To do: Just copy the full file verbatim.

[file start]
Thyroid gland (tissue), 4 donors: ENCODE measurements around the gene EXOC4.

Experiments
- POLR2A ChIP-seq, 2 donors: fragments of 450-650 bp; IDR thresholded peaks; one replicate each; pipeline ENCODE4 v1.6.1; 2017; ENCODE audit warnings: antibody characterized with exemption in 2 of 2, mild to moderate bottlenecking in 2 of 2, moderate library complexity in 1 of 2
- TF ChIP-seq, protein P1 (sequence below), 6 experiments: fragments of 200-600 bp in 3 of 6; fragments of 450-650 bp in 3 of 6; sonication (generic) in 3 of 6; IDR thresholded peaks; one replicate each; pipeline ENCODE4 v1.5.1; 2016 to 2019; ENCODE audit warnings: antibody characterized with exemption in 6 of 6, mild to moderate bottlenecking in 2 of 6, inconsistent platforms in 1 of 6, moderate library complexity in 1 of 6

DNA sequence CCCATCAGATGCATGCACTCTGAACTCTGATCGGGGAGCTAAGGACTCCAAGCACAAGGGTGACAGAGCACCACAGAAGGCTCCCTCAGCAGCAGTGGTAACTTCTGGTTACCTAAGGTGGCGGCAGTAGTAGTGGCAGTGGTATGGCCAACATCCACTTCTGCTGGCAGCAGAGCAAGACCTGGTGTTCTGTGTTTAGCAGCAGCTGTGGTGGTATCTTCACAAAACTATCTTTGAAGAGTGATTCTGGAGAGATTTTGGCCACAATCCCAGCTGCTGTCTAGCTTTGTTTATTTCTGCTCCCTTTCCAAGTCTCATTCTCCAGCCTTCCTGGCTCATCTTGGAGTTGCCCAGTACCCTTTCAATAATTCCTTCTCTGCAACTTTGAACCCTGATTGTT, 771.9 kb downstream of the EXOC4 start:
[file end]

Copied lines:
Thyroid gland (tissue), 4 donors: ENCODE measurements around the gene EXOC4.

Experiments
- POLR2A ChIP-seq, 2 donors: fragments of 450-650 bp; IDR thresholded peaks; one replicate each; pipeline ENCODE4 v1.6.1; 2017; ENCODE audit warnings: antibody characterized with exemption in 2 of 2, mild to moderate bottlenecking in 2 of 2, moderate library complexity in 1 of 2
- TF ChIP-seq, protein P1 (sequence below), 6 experiments: fragments of 200-600 bp in 3 of 6; fragments of 450-650 bp in 3 of 6; sonication (generic) in 3 of 6; IDR thresholded peaks; one replicate each; pipeline ENCODE4 v1.5.1; 2016 to 2019; ENCODE audit warnings: antibody characterized with exemption in 6 of 6, mild to moderate bottlenecking in 2 of 6, inconsistent platforms in 1 of 6, moderate library complexity in 1 of 6

DNA sequence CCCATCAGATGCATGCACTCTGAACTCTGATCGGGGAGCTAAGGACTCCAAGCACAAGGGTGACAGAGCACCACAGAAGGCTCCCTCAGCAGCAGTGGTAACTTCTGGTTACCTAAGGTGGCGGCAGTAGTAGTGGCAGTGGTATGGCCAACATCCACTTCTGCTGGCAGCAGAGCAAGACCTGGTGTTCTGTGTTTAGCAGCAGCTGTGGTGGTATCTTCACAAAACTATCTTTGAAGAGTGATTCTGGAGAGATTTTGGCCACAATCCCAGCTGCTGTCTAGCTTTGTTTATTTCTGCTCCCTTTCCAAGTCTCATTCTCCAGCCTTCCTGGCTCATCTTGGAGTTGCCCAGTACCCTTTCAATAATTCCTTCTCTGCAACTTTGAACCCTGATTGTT, 771.9 kb downstream of the EXOC4 start: